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Activity > Colloquium

Colloquiums and Seminars(2021)

ASIAA Colloquium is usually held on Wednesdays at 2:20-3:20 pm in Room 1203 of the Astronomy-Mathematics Building, NTU. All scientists are welcome to attend. Seminars on more specialized topics are also held on a regular basis.

The ASIAA-NTU joint colloquium series aims to bring to the physics/astronomy/cosmology community in ASIAA/NTU world renown researchers who will talk about the forefront development of physical sciences.

Contact: Colloquium Committee (talks_replace2@_asiaa.sinica.edu.tw)

NEXT Colloquium: 2021-01-27 Wed 14:20~15:20 [R1203]
Speaker:Tony Mroczkowski
Topic:The Atacama Large Aperture Submillimeter Telescope Project
Abstract:Astrophysical observations at (sub-)mm wavelengths (λ from ~300 μm to ~3mm) allow us to study the cold and dense material in the Universe, hence probing the formation of stars and planets, and the interstellar and circumgalactic medium within galaxies across cosmic time. The current generation of 10-meter-class single dish telescopes has delivered some of the first surveys at (sub-)mm wavelengths, allowing us to go far beyond the previously optical-biased view of the Universe. Follow-up observations with interferometers then revealed in exquisite detail the morphology and kinematics of such (sub-)mm sources, enabling tests and revisions of theoretical models for the formation and evolution of planets, stars, and galaxies. However, it is now clear that without a transformative change in the capabilities of single-dish facilities in the 2030s, interferometers (like the ALMA observatory) will soon become source-starved. The current generation of 10-m class single dish telescopes, with their limited fields of view, spatial resolutions, and sensitivities, can only reveal the ‘tip of the iceberg’ of the (sub-)mm source population, both for Galactic and extragalactic studies. These limitations cannot be fully mitigated by interferometers, which are all intrinsically affected by a low mapping speed and by the loss of diffuse extended signals. The Atacama Large Aperture Submillimeter telescope (AtLAST; http://atlast-telescope.org/;https://ui.adsabs.harvard.edu/abs/2020arXiv201107974K/abstract) project is a concept for a 50-meter diameter single dish observatory to be built near the ALMA site. With its extremely large field of view (the goal is ~ 2 degrees), spatial resolution (up to ~1.5” at 350 μm), and sensitivity to both point sources and large-scale structures, AtLAST will be transformational for all fields of Astronomy in the 2030s. Here we will describe the recently approved EU Horizon2020 project to deliver a comprehensive design study for such a next-generation single-single dish facility. Beyond the EU, AtLAST would welcome an international consortium, and is beginning to garner broad support, with support from the Japanese 50-meter Large Submm Telescope community as well as many US Astro2020 decadal and Canadian Long Range Plan 2020 science case submissions.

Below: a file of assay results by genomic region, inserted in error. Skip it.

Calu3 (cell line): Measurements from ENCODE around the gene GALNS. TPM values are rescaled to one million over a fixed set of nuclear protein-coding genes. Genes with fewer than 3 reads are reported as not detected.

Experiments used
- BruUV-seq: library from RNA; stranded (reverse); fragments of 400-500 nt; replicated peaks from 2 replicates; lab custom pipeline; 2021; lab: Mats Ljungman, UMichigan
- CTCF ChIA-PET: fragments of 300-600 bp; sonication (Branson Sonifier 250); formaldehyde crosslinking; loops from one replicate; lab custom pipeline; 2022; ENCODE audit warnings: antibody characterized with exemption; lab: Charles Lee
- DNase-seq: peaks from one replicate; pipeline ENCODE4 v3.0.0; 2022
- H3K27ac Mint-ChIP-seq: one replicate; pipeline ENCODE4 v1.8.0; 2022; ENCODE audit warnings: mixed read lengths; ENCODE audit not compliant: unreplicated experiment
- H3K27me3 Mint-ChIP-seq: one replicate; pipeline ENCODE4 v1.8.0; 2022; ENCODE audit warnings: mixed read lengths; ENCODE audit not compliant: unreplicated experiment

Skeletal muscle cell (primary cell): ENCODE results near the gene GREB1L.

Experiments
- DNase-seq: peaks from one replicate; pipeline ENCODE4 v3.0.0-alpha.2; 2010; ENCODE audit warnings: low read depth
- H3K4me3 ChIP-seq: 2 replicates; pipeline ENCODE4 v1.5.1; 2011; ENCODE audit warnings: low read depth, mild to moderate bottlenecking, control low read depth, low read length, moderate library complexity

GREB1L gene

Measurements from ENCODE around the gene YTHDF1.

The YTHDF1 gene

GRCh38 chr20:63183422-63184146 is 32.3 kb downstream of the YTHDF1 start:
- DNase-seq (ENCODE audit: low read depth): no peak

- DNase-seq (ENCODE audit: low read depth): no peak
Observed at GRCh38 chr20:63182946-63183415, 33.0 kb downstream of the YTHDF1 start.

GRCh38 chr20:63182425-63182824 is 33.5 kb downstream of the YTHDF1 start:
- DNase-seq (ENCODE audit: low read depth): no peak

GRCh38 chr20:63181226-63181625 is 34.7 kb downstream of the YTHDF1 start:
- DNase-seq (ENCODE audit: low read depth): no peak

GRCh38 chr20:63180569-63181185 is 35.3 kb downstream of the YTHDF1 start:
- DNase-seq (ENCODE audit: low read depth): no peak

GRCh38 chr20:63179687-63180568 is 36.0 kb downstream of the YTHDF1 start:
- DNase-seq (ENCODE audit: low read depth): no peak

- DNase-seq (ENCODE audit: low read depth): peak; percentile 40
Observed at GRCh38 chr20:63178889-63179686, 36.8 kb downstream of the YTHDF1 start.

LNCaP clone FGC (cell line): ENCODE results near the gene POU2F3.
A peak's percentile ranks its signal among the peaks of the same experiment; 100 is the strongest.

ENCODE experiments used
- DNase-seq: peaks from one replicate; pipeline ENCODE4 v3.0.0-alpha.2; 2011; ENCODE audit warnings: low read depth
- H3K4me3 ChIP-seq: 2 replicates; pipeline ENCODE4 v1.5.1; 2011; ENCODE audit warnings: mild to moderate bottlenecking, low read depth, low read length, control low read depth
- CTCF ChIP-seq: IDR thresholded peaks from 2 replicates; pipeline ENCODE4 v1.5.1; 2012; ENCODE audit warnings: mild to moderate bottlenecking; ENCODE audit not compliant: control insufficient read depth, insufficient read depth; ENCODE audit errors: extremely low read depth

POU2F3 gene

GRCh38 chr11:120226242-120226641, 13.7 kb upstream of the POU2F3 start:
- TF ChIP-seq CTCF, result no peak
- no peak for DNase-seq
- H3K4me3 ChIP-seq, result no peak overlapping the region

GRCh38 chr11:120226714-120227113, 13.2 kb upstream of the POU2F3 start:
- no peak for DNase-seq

No. Time/Place Speaker Topic / Abstract
download PDF: download talk PDF file
12021-03-17 Wed
14:20~15:20
R1203
Yong Tian
[NCU]
Colloquium
Mass-Velocity Dispersion Relation in HIFLUGCS Galaxy Clusters
Abstract

We investigate the mass-velocity dispersion relation (MVDR) in 29 galaxy clusters in the HIghest X-ray FLUx Galaxy Cluster Sample (HIFLUGCS). We measure the spatially resolved, line-of-sight velocity dispersion profiles of these clusters, which we find to be mostly flat at large radii, reminiscent of the rotation curves of galaxies. We discover a tight empirical relation between the baryonic mass Mbar and the flat velocity dispersion of the member galaxies. The residuals of the MVDR are uncorrelated with other cluster properties. These characteristics are reminiscent of the MVDR for individual galaxies, albeit about ten times larger characteristic acceleration scale. The cluster baryon fraction falls short of the cosmic value, exposing a problem: the discrepancy increases systematically for clusters of lower mass and lower baryonic acceleration.

22021-03-10 Wed
14:20~15:20
R1203
Hsien Shang
[ASIAA]
Colloquium
TBD
Abstract

TBD

32021-02-03 Wed
14:20~15:20
R1203
Chih-Fan Chen
[UCLA]
Colloquium
[Remote talk] H0 measurement from time-delay cosmography
Abstract

The Hubble constant is one of the most important parameters in cosmology. Its value directly sets the age, the size, and the critical density of the Universe. Despite the success of the flat LCDM model, the derived Hubble constant from Planck data under the assumption of a flat LCDM model has 4.4-sigma tension with the direct measurements. If this tension is not due to the systematics, it may indicate the new physics beyond the standard cosmological model. H_0 from time-delay lensing is a powerful independent tool for addressing the H_0 tension since it is independent of both Planck and the distance ladder. One way to do this is to increase the number of high-quality lens systems since this allows us to look for correlations and other effects due to systematics, and to do hierarchical approaches to assess known systematic effects. Keck AO data is not only the key component to increase the precision of H0 measurement but also provides systematic checks with the H_0 results based on HST imaging. In this talk, I will present the current H_0 measurement, the systematic checks, and the future prospective of TDCOSMO collaboration.